on the competition website, where can we see the current standings of the competition, i.e., in which round are we, who progressed to the next round, etc? I don't seem to be able to find any of this kind of information.
Paul, he wasn't wearing a sweater, he sweats a lot while playing! LOL
It also is announced on Facebook: https://m.facebook.com/story.php/?story_fbid=pfbid0w7AqrFugHkbzgGXfciF6GSzPVJgGVFTZiziRVdMd2u1MFTDnMR3nXM2kjgV5mnewl&id=100063708513299
USA! USA! USA!
Spicy results! I'm trying to catch up as fast as I can, but now I haven't even started The Empire Strikes Back and I already know Darth Vader is Luke's father.
Luke's father . . . couldn't have said it better myself.
Katie that's true but even when I listen to pro recordings or recitals of Beethoven violin sonatas the piano is quite strong. I wonder if the violins of Beethoven's time were as powerful too. The antiques of that time have mostly undergone structural overhauls and are fitted with better strings than would have been available then.
Maybe the pianist was playing out of tune?
Christian, in the manuscript there is a wavy line above the third quarter of that measure; in the my Bärenreiter edition it is below the notes. As far as I know, nobody knows what Bach meant by it. So everyone interprets it in her or his own way.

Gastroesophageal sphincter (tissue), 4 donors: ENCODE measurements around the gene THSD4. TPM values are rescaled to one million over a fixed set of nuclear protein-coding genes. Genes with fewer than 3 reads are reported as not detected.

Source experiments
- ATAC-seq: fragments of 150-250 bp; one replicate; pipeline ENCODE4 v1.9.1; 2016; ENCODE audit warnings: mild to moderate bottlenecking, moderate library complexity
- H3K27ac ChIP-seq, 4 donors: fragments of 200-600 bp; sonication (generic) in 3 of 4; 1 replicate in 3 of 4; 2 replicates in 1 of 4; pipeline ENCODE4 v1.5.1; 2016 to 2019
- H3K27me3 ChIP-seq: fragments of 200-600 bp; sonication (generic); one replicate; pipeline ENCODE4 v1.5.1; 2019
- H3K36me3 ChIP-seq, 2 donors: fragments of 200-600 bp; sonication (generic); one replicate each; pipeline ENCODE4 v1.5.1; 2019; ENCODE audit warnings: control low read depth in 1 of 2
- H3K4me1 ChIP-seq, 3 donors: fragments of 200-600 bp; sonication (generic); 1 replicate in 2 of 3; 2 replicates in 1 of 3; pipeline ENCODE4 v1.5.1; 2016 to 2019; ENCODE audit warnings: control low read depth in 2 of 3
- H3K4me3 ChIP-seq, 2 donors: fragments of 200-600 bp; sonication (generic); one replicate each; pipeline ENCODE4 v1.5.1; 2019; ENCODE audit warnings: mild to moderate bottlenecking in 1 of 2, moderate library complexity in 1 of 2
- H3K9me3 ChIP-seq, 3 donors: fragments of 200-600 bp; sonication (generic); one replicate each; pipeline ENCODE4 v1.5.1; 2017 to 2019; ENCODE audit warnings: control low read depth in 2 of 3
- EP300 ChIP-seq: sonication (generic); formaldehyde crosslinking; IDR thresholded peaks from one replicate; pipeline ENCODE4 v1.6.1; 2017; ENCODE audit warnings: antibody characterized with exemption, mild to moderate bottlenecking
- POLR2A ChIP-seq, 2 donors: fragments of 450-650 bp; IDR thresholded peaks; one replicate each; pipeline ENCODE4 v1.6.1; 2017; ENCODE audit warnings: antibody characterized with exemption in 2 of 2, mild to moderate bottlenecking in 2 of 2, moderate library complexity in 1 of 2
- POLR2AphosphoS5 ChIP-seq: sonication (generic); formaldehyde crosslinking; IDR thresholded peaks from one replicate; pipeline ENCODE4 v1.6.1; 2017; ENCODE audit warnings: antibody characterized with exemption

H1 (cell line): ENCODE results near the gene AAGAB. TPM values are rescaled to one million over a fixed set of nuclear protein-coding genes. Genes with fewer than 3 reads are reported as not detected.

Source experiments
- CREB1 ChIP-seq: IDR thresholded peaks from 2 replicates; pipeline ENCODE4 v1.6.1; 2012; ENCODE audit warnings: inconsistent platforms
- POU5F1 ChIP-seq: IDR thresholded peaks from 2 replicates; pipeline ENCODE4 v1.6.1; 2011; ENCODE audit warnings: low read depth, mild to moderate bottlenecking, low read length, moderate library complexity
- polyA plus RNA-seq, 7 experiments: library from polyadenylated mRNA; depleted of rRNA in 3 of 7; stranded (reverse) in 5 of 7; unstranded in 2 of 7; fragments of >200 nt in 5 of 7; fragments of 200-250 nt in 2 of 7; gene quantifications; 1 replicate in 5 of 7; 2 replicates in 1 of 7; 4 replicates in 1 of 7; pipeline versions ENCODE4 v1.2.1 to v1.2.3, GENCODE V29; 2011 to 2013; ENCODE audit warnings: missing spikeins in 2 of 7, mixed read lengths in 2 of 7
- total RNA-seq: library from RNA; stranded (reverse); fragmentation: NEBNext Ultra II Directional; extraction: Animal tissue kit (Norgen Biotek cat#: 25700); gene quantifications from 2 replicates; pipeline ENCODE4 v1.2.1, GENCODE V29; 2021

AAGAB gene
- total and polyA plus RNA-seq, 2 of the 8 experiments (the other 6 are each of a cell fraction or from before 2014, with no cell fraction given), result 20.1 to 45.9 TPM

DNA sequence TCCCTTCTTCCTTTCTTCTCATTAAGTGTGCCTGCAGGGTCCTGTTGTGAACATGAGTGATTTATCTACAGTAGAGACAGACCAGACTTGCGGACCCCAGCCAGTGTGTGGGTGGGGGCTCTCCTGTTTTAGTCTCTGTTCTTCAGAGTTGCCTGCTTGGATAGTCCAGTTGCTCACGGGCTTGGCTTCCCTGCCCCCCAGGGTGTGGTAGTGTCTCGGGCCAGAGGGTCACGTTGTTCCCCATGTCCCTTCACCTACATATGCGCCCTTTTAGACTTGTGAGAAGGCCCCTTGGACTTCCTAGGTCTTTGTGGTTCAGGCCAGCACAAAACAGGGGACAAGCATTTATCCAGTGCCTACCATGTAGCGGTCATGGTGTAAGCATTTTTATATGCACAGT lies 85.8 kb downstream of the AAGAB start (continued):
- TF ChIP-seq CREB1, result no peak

My daughter's piano teacher would say, at the end of the day, you have to give the best performance you can give with the instrument you are playing on.
Good to know, Bart! Maybe when I'm playing in the next Indianapolis Competition, I'll play it double harmonic pizz...
Indianapolis has been the first real competition I've followed closely. I'm just an ametuer player but let's see if my ears and opinions are even remotely close to the judges' (though I'm sure being hearing the performances in the hall is a completely different experience than watching the livestream)
Anonymous Joe, I haven't watched all of tonight but based on earlier rounds my list is pretty similar.
The results are:
I remember my daughter being very inspired by Sirena Huang's TED talk from 15 years? when she was 11. Look it up on YouTube if you haven't seen it.
I posted this before going back and listening.
First carbon viola I have seen in an orchestra (haven’t seen a carbon violin yet as well)
(I just realized I posted this after the classical round and not taking into account the actual final round). The results agree pretty well with my ears. Julian Rhee and Sirena Huang were pretty close.
OK, I made it all the way through.
Sirena Huang's awesome TED talk from years ago:
Her Zigeunerweisen isn't as polished as I thought it'd be. It's actually nice to know that you don't have to be "perfect" at age 11 to succeed later in life. Same goes for James Ehnes. There is a video of him playing Zigeunerweisen around age 11-12 and it's good but it's not marvelous. He's definitely marvelous now.
Kiki, it's really interesting to watch old videos. Itzhak Perlman wasn't really that great as a kid. Joshua Bell sounds pretty awful up until about age 14. But there are some, like Hilary Hahn, who sound like full formed violinists at age 10. And others, like Sarah Chang, who were clear prodigies and never got beyond that in terms of musicality.
Yes, I found it encouraging to hear the problems and strengths at 11, yet see how far she has come. And as I said, how much my ability as a parent to hear has changed. I remember being amazed the first time I saw the TED talk. Still impressive....